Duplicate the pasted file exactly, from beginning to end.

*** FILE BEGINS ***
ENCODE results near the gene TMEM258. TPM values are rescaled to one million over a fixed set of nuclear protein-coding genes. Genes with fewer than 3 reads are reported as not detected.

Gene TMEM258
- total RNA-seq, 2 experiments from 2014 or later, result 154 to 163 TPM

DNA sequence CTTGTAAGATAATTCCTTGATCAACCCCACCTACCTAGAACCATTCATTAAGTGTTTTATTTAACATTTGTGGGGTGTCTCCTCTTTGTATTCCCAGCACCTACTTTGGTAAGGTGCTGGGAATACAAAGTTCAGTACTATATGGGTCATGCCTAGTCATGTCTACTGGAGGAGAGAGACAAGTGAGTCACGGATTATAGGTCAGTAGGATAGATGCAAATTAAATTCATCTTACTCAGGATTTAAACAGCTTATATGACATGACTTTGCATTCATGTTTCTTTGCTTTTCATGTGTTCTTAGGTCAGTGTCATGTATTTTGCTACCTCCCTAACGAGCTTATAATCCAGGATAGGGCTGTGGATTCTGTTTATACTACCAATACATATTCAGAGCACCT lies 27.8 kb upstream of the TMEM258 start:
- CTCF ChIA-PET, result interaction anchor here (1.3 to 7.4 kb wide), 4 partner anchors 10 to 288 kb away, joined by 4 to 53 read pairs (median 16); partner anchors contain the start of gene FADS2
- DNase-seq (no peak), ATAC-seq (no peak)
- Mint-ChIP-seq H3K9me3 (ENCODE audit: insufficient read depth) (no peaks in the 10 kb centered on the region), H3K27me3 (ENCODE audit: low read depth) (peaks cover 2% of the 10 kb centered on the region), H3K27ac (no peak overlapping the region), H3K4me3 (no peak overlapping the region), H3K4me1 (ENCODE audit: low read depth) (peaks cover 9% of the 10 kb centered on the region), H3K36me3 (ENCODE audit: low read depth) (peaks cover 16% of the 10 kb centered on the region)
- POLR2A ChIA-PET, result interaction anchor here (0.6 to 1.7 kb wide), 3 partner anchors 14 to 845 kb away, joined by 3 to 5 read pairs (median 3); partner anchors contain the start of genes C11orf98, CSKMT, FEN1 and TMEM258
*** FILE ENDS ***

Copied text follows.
ENCODE results near the gene TMEM258. TPM values are rescaled to one million over a fixed set of nuclear protein-coding genes. Genes with fewer than 3 reads are reported as not detected.

Gene TMEM258
- total RNA-seq, 2 experiments from 2014 or later, result 154 to 163 TPM

DNA sequence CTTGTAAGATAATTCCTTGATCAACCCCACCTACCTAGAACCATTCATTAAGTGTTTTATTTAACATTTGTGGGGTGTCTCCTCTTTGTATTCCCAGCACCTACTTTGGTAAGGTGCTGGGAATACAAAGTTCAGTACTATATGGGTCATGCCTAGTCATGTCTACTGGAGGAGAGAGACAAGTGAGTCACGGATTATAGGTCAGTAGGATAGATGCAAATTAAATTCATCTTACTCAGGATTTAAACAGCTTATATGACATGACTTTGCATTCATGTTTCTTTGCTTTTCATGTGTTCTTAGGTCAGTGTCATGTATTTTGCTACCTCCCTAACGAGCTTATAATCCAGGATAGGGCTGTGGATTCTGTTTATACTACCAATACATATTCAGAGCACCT lies 27.8 kb upstream of the TMEM258 start:
- CTCF ChIA-PET, result interaction anchor here (1.3 to 7.4 kb wide), 4 partner anchors 10 to 288 kb away, joined by 4 to 53 read pairs (median 16); partner anchors contain the start of gene FADS2
- DNase-seq (no peak), ATAC-seq (no peak)
- Mint-ChIP-seq H3K9me3 (ENCODE audit: insufficient read depth) (no peaks in the 10 kb centered on the region), H3K27me3 (ENCODE audit: low read depth) (peaks cover 2% of the 10 kb centered on the region), H3K27ac (no peak overlapping the region), H3K4me3 (no peak overlapping the region), H3K4me1 (ENCODE audit: low read depth) (peaks cover 9% of the 10 kb centered on the region), H3K36me3 (ENCODE audit: low read depth) (peaks cover 16% of the 10 kb centered on the region)
- POLR2A ChIA-PET, result interaction anchor here (0.6 to 1.7 kb wide), 3 partner anchors 14 to 845 kb away, joined by 3 to 5 read pairs (median 3); partner anchors contain the start of genes C11orf98, CSKMT, FEN1 and TMEM258